How can we design a financial product for a farmer that is exactly suited to his requirement? The answer lies in understanding the utilisation of the product. So, it became clear to us that if we were to design a crop loan for a farmer, we had to understand the exact utilisation of the loan. This also meant we had to understand everything about the crop for which the loan would be utilised for. Which is exactly what we did.
Instead of designing a generic crop loan that any farmer could avail, we designed a very specific loan that only paddy farmers could avail. Here’s what we did:
First we studied the paddy farming cycles in Tamil Nadu, which included the seasonality, varieties and duration of the cropping cycle. Then we mapped the entire supply chain for the paddy farming activity, keeping the farmer as the focal point. This included:
- Identifying the inputs and sources (Seeds, fertilisers, pesticides)
- Costs associated with each of them
- Costs associated with infrastructure such as electricity and water
We then mapped out the different activities of paddy farming over a timeline. Here’s what a typical paddy farming cycle looks like:
Based on a combination of our own primary research and various secondary data, we developed our own template to calculate the financing requirement to cultivate paddy. The inputs for the template are:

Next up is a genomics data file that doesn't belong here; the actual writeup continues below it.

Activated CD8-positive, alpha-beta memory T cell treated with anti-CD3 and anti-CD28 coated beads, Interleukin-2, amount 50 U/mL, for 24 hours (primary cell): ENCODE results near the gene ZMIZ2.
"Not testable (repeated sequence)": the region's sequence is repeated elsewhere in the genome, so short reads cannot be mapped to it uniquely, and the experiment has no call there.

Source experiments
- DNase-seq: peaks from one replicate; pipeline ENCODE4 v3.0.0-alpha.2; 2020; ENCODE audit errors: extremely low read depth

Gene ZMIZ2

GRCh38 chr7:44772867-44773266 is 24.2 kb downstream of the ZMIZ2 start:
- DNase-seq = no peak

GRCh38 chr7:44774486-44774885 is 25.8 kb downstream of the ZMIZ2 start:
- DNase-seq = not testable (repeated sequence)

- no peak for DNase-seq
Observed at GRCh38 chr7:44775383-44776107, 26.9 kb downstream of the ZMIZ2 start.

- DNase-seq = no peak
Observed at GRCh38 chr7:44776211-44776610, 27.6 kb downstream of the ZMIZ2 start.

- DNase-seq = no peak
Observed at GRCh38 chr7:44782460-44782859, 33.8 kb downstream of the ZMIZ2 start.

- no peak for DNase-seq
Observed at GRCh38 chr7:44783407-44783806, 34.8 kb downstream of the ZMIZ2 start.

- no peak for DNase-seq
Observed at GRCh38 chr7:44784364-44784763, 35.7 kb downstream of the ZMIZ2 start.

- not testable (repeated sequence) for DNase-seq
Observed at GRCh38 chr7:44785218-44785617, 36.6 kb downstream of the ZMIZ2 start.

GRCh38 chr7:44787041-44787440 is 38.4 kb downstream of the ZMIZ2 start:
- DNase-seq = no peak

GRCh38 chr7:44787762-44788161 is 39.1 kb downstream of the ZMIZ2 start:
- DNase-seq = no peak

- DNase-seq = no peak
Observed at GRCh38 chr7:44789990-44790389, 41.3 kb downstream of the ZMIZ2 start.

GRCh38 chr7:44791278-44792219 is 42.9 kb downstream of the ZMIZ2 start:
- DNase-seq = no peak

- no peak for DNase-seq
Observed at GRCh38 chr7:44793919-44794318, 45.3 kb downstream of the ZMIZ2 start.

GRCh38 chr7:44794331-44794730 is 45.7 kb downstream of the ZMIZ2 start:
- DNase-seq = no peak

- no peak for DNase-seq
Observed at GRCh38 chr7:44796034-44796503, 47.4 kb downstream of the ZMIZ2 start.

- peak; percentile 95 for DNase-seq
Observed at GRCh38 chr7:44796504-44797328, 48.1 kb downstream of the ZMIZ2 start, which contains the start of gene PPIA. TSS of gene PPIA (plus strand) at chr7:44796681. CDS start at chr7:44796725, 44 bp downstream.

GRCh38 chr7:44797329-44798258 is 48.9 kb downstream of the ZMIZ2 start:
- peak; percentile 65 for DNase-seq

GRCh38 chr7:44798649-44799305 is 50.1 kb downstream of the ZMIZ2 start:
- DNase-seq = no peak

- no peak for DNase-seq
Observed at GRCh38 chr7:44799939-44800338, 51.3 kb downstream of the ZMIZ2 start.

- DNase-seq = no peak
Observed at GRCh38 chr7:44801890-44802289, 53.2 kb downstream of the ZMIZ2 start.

- Size of land holding
- Nature of electricity (free or paid)
- Source of water (Borewell/bought/free)
- Extent of mechanisation (Partial/complete)
Based on the combination of inputs, the template recommends an approximate cost of cultivation and a recommended loan amount. The template also recommends the disbursement to be made in multiple tranches (ideally 2).
The first tranche (60% of the sanctioned loan) is disbursed on Day 15 and the second tranche (remaining 40%) is disbursed on Day 45. The days were decided based on our interaction with farmers. The farmer could use the first disbursement to pay wage labourers for transplantation, purchase of fertiliser for first round application.
The second disbursement will help the farmer to meet the expenses he will incur during purchase of fertiliser for subsequent applications, pesticides, and will also take care of harvesting expenses (manual or mechanised).
As is usual in loans, the farmer is expected to bring in equity. This equity is deployed in the first few days of the cycle to meet the sowing expenses (seeds + labour).
The farmer will repay the loan (principal + interest) post harvest and sales.
We believe it is important to offer a credit product that is structured around the cash flows of the customer, making credit available exactly when needed and repayment when cash is available at the household. The exact timing helps in reducing the interest cost and also eliminates the uncertainty surrounding the credit availability.
This pilot is a step in that direction. Our pilot is underway in four branches of Pudhuaaru KGFS. We also aim to roll out customised loans for farmers growing other crops.